In a major embarrassment to the Labour government in the UK, the number of children living in poverty has shot up by a hundred thousand in the last one year. The total stands at 2.9 million, according to data released by the Department for Work and Pensions on Tuesday.
Back in 1999 the then Prime Minister Tony Blair had vowed to halve child poverty by 2010. But the target remains elusive. This is the second successive year that the government has failed to make progress. Only nine ago the figure was 3.4 million, so the present scenario does constitute some progress, it could be argued.
Stephen Timms, the employment and welfare reform minister, while acknowledging that the figures represented a slip, noted, "We are committed to tackling poverty and providing opportunity for all and these figures confer with the very substantial progress over the last decade to large numbers of pensioners and children lifted out of poverty in relative and absolute terms."
The figures only showed the Government was not on track to meet the 2010 target and certainly could not be achieved unless £4 billion extra funding was ploughed in, warned the charity Child Poverty Action Group.
Chief executive Kate Green said: Keeping the promise depends on new initiatives in the autumn pre-budget report and the 2009 budget.
"It's a moral disgrace that we still have one of the worst child poverty records in Europe. Other countries do better, so why should British children suffer? We can end our child poverty shame and we must."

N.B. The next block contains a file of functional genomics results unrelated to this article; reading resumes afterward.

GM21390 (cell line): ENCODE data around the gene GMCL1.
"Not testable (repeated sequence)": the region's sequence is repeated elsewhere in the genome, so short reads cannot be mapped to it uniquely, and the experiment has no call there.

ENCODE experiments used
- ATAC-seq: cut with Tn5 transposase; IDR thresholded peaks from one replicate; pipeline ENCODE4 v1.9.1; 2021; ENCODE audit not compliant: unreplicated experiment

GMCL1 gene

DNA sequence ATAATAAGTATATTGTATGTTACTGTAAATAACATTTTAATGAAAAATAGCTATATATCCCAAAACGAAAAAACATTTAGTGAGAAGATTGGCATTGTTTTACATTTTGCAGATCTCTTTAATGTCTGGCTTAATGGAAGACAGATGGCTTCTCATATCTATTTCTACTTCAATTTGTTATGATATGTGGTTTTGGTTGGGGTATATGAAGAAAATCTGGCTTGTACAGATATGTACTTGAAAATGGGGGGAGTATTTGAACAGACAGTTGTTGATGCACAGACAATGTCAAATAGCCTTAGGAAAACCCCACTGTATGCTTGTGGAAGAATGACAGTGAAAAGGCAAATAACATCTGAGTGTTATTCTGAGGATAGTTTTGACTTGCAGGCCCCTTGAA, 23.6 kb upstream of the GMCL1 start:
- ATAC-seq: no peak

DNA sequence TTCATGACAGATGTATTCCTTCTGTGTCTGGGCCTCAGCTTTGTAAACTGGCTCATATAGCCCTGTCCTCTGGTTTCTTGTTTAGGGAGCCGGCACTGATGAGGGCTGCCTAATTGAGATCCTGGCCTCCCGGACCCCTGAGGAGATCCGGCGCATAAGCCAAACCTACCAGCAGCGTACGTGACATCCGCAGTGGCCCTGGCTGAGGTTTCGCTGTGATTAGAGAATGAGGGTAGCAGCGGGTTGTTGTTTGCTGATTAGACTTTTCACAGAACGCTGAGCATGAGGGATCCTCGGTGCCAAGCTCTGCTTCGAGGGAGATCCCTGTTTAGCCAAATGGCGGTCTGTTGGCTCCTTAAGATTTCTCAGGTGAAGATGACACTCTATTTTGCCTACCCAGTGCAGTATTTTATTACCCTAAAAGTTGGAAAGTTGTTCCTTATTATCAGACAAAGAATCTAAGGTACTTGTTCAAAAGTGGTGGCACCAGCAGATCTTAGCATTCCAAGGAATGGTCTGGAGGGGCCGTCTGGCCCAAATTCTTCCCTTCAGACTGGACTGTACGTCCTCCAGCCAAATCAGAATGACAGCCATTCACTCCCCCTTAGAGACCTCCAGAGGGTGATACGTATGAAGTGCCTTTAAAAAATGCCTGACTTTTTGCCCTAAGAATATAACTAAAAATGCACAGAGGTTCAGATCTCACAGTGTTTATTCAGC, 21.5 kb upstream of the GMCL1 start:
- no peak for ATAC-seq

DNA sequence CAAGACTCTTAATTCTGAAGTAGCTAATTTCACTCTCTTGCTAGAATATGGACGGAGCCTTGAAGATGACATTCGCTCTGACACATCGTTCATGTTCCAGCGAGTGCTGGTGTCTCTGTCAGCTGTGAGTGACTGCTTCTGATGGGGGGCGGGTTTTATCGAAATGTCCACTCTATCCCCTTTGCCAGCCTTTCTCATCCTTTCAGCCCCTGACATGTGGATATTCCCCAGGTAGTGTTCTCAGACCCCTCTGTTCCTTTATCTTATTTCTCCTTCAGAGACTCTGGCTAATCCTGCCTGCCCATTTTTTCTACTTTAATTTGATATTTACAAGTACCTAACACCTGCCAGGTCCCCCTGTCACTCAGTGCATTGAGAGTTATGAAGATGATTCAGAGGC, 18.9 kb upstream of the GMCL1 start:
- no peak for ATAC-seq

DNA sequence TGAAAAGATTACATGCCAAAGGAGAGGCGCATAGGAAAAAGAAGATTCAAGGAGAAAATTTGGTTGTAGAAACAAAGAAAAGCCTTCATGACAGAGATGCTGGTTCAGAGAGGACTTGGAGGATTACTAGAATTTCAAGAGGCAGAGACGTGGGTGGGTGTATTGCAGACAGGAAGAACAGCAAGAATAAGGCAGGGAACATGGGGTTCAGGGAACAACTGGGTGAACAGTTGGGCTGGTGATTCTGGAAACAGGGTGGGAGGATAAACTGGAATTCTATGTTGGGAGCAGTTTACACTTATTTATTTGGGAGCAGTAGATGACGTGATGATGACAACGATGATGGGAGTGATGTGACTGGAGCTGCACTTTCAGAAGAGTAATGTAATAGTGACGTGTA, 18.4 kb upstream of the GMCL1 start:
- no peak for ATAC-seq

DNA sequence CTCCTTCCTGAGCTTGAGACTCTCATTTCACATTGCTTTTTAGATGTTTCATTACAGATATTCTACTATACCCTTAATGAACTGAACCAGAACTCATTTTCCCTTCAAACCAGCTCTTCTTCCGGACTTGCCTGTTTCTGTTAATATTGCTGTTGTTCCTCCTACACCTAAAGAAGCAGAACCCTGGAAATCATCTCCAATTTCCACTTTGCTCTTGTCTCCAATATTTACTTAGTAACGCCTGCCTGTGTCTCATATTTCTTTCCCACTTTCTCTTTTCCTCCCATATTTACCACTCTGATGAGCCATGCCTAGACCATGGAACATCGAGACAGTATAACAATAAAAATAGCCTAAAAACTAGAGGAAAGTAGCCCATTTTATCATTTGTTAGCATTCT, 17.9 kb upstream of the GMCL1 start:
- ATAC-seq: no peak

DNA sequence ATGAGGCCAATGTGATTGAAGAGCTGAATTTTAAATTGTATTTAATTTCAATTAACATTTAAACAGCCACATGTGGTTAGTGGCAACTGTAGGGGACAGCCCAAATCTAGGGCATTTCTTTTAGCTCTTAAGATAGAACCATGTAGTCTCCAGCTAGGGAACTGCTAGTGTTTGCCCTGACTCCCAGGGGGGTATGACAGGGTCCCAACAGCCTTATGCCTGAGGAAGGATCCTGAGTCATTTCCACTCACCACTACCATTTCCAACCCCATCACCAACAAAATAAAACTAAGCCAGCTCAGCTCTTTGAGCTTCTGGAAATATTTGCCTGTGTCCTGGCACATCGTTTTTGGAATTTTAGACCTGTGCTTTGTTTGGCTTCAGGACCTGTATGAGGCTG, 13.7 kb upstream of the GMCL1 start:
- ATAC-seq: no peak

The figures also show that in 2006-07 there were 2.5m pensioners living in poverty, a rise of 300,000. This is the first increase in pensioner poverty since 1998.
The number of children and pensioners in poverty is even higher once housing costs such as rent and mortgages are taken into account.
Still James Purnell, the work and pensions secretary, insisted: "Had the government done nothing other than simply uprate the tax and benefit system, we estimate there would have been 1.7 million more children and 1.5 million more pensioners in poverty today."
But Help the Aged said that the government ought to be "mortified" by the latest figures, which show an additional 822 pensioners a day in poverty.
Mervyn Kohler, the charity's special adviser, said: "When older people live on a fixed income it is virtually impossible for them to pull themselves out of poverty. Pensioners often have to cut back on essential household items, just to survive. This is a disgrace."
He added: "The government must take responsibility for the inequality so many older people face. Instead, each year the Treasury sits on more than £5bn of unclaimed benefits which should go to older people. While this figure may make the chancellor rub his hands together with glee, this daylight robbery of older people must not be allowed to continue."